March 6, 2010

Selection stalls Canada's progress

They're among the most talented and promising of the Associate teams, but the lack of a coherent selection policy is hurting them plenty

In late January a bright-eyed and bushy-tailed Canadian team embarked for Sri Lanka to play some warm-up matches ahead of the World Twenty20 Qualifiers in the UAE, which were to be followed by two ODIs and a four-day Intercontinental Cup match against Afghanistan. One month, 13 matches, 11 losses and 22 players later, Canadian cricket finds itself stuck in the mud yet again, directionless and unsure of itself.

As the man in charge of the High Performance Program at Cricket Canada, the team's poor display has hit Ravin Moorthy particularly hard. "There's no doubt that this has set us back. We need to now have a review and an honest assessment of what went wrong. The scope of the failure, the way we lost to Kenya and UAE was unacceptable. And after scoring 566 in the first innings against Afghanistan, there's no excuse for losing the Intercontinental Cup match. There will need to be changes and everything is on the table".

This is as forthright an appraisal as has ever come out of Cricket Canada, an organisation that typically appears gleefully oblivious of what is really happening in its midst. With the World Cup a year away it is unlikely that the coach or captain will be changed, but team selection will undoubtedly come under the microscope.

In 2008 the ICC expressed concern to Cricket Canada over the fact that 30-odd players had represented Canada that year. Cricket Canada went on to take steps to address the issue, by identifying a core group of players, offering them central contracts and appointing as captain the wicketkeeper and frontline batsman Ashish Bagai. But those positive steps now seem for nought, with 22 players having taken the field for Canada in the 13 matches played between January 23 and February 23 of this year. The unsettled batting order from match to match screamed of chaotic, off-the-cuff decision-making. Hiral Patel went from opening the batting to coming in at No. 11 in a matter of days. Other top-order batsmen like Ramesh David and Usman Limbada also found themselves pencilled in at Nos. 10 and 11.

Besides the sheer number of players turning out for the side, a further sign of regression is the resurfacing of the old debate of whether players not based in Canada, specifically John Davison, Ian Billcliff and Geoff Barnett, should be drafted into the side for higher-profile tournaments without having to be part of the team on a day-to-day basis. There is no doubt that on paper Canada is a better team when the trio are present, but their collective failure in the Twenty20 Qualifiers is enough for many critics to forget how essential their efforts were in allowing Canada to qualify for the 2011 World Cup. Moving forward, Cricket Canada must finally settle the issue of whether it wants to put its best available 11 players on the field regardless of where they come from, with any consequent issues of prickly team chemistry being the responsibility of the captain and coach to sort out. For Moorthy there is a grey area. "We have to see the value of what we get out of our [overseas] players," he says, meaning in effect that if Barnett for all his professional experience is only performing marginally better than someone like Hiral Patel, then the latter will get the nod.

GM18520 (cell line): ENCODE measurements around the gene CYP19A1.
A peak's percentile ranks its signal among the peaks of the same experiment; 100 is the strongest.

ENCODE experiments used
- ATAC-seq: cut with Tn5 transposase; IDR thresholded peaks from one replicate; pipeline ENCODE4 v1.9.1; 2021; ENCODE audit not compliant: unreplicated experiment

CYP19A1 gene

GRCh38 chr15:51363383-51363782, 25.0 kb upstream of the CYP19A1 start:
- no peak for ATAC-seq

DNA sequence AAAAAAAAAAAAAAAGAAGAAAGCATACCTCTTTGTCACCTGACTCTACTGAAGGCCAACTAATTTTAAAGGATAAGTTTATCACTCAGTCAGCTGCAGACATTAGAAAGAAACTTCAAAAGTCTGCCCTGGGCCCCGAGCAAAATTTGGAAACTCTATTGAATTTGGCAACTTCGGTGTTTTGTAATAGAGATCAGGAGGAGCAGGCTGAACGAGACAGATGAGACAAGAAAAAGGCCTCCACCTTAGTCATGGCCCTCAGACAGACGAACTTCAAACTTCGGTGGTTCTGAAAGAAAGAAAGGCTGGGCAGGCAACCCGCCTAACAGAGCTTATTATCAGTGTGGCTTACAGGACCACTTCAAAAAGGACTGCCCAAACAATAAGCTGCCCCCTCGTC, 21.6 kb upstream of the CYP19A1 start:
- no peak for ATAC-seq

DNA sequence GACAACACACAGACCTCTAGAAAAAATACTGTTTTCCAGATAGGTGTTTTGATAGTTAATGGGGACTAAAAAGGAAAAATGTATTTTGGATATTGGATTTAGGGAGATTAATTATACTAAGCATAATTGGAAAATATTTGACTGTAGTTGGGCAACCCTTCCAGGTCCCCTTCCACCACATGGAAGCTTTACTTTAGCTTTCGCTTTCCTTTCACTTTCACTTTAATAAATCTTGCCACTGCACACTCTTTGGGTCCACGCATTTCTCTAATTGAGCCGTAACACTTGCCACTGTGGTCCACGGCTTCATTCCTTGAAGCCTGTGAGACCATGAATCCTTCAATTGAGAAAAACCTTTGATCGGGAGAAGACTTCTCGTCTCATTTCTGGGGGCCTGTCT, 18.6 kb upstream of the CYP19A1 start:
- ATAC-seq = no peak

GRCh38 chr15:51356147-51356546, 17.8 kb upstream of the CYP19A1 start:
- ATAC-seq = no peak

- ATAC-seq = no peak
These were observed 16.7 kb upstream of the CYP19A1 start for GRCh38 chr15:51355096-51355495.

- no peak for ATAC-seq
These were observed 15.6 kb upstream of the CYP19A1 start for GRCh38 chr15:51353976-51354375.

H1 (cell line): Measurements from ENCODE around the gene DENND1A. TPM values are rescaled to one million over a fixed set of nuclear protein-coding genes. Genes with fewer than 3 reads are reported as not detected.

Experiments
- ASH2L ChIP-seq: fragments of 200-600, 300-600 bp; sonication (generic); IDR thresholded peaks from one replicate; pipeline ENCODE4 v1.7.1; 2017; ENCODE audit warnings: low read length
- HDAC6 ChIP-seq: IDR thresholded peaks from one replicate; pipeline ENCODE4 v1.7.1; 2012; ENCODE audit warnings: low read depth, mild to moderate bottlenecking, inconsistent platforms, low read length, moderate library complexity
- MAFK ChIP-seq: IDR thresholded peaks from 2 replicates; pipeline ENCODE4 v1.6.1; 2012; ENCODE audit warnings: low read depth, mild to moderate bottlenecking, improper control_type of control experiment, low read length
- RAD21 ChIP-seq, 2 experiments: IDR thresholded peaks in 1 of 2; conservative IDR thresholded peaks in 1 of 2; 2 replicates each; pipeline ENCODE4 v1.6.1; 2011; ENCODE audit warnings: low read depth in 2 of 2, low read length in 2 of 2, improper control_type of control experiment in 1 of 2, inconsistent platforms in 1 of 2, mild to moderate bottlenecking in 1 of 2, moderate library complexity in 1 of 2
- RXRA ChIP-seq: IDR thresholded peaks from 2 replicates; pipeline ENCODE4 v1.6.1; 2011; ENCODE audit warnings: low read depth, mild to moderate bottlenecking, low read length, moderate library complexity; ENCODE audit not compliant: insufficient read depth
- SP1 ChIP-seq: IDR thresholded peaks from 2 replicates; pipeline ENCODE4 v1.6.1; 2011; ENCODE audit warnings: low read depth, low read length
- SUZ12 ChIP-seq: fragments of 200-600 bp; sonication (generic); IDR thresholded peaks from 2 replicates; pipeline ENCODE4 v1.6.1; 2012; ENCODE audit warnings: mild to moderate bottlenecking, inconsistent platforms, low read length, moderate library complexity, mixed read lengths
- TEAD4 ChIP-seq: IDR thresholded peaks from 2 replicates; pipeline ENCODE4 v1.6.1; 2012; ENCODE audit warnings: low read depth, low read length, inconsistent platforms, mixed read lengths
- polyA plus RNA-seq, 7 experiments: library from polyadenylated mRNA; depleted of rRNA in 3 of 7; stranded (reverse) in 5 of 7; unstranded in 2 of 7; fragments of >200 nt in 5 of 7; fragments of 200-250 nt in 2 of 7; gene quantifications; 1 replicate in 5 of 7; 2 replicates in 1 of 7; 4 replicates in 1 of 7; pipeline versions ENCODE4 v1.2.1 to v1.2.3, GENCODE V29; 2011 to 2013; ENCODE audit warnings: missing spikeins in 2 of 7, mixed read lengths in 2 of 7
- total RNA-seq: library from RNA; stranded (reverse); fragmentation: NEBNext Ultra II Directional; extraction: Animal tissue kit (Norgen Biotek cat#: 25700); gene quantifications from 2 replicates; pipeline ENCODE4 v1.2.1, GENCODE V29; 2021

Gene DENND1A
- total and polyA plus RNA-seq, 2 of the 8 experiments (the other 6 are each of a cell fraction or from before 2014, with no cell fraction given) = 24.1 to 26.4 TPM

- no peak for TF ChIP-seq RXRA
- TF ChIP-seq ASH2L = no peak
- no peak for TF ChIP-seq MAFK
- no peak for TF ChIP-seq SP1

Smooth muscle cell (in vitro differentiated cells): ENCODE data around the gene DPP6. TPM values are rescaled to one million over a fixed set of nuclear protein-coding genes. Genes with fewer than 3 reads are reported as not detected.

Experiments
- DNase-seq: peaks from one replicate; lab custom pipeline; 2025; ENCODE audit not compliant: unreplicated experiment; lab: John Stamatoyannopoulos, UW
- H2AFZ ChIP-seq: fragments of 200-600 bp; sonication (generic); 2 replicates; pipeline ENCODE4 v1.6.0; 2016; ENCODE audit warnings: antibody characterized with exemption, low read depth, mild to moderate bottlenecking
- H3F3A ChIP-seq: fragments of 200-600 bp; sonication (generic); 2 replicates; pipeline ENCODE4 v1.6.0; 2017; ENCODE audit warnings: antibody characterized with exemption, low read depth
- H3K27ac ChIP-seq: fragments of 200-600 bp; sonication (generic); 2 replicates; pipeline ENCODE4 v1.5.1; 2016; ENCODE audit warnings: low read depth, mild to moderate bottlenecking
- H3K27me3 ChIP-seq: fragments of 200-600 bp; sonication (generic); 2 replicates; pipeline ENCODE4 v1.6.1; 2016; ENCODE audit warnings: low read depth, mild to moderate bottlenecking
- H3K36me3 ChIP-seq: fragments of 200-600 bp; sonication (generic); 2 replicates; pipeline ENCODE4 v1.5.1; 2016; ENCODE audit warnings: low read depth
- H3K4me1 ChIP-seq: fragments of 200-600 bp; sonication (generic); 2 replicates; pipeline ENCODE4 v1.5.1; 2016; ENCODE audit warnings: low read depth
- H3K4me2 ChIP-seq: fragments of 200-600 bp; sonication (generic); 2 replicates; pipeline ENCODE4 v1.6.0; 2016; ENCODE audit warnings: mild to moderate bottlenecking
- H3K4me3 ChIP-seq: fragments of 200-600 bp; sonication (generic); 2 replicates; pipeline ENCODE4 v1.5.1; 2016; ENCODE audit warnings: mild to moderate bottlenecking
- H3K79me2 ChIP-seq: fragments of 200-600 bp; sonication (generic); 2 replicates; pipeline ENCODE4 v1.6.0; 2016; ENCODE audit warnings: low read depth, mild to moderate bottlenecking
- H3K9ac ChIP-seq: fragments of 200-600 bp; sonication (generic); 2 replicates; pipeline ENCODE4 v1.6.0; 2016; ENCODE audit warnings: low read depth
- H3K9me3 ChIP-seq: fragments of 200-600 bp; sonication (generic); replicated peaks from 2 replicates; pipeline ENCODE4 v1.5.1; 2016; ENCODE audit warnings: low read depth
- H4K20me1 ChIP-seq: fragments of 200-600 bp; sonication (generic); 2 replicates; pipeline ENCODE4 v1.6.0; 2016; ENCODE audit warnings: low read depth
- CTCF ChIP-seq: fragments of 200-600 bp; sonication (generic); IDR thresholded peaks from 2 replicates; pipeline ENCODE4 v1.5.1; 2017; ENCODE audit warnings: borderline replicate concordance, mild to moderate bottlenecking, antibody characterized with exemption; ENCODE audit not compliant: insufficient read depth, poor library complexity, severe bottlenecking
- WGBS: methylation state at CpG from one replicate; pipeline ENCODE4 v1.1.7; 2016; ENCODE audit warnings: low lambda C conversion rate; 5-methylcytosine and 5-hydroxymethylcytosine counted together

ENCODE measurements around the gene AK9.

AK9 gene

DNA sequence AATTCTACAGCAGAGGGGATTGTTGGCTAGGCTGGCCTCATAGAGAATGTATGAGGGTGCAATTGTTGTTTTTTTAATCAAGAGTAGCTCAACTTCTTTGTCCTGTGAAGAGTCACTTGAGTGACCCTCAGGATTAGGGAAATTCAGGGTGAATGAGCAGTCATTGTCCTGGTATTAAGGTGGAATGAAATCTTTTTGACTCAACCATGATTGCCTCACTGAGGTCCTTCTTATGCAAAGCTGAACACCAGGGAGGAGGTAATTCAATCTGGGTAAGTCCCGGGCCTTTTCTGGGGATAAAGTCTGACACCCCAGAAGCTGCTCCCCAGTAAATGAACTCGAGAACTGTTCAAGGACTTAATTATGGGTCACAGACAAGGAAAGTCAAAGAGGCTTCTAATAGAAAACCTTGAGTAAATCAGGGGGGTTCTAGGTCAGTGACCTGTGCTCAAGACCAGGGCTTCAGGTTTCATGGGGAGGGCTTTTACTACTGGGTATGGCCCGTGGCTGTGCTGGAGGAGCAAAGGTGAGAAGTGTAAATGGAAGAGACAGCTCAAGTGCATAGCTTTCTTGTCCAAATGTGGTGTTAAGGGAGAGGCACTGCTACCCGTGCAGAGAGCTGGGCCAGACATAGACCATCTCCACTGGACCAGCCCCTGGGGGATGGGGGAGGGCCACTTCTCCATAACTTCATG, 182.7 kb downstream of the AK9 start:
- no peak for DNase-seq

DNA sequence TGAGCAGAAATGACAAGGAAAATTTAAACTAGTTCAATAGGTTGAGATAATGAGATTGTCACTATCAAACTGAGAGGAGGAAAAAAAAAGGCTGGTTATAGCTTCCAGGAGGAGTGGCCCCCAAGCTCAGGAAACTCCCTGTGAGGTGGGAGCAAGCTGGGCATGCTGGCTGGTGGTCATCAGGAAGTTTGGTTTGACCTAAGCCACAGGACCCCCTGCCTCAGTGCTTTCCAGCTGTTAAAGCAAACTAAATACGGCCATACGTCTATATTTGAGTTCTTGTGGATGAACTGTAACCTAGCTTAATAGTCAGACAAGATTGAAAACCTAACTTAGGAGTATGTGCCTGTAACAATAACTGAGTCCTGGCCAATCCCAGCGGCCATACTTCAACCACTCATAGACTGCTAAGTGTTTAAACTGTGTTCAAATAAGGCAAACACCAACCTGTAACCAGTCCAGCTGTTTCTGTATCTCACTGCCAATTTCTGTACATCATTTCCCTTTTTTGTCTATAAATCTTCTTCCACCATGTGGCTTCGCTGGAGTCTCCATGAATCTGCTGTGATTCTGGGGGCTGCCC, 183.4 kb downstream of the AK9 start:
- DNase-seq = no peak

Moving forward, Cricket Canada must finally settle the issue of whether it wants to put its best available 11 players on the field regardless of where they come from, with any consequent issues of prickly team chemistry being the responsibility of the captain and coach to sort out

The question remains of how such a policy will be framed or enacted. Given there is an interim president at the helm, and a CEO who has been reduced to being a paper pusher, Cricket Canada lacks anyone with the moral authority to set forth a vision or a renewed selection policy - essential for an organisation that appears unsure how to evaluate its player pool or have transparency in its operations.

The selection of 15-year-old Nitish Kumar is a case in point. As a precocious talent with a compelling personal story of hardship, he has been on the radar of cricket watchers in Canada for a number of years. But the manner in which Kumar has been thrown into international cricket is both unseemly and imprudent. It is not inconceivable, given his tender age and abundant talent, that Kumar will be part of the Canadian team for the next 25 years. But at present his selection ahead of more deserving players is troubling. Kumar's stats compare unfavourably even with his Under-19 colleagues, Hiral Patel, Usman Limbada and Darius D'Souza, all of whom have scored more runs with better averages and higher strike rates in both the Under-19 World Cup qualifiers, held in Canada last year, and at the Under-19 World Cup itself. Kumar's first-innings 74 against Afghanistan in the Intercontinental Cup is proof of his talent, but cannot justify his selection in light of his Under-19 record and his only other first-class match.

Though Canadian cricket is in the doldrums, Moorthy still considers the side one of the top Associate teams. "On current form Afghanistan are probably the best Associate team and you could make a case for Ireland, but we have something that other countries don't have and that's a steady stream of young talent." Forging a genuine team out of that talent, however, remains a work in progress.

Faraz Sarwat is a cricket writer for the Toronto Star and the author of The Cricket World Cup: History, Highlights, Facts and Figures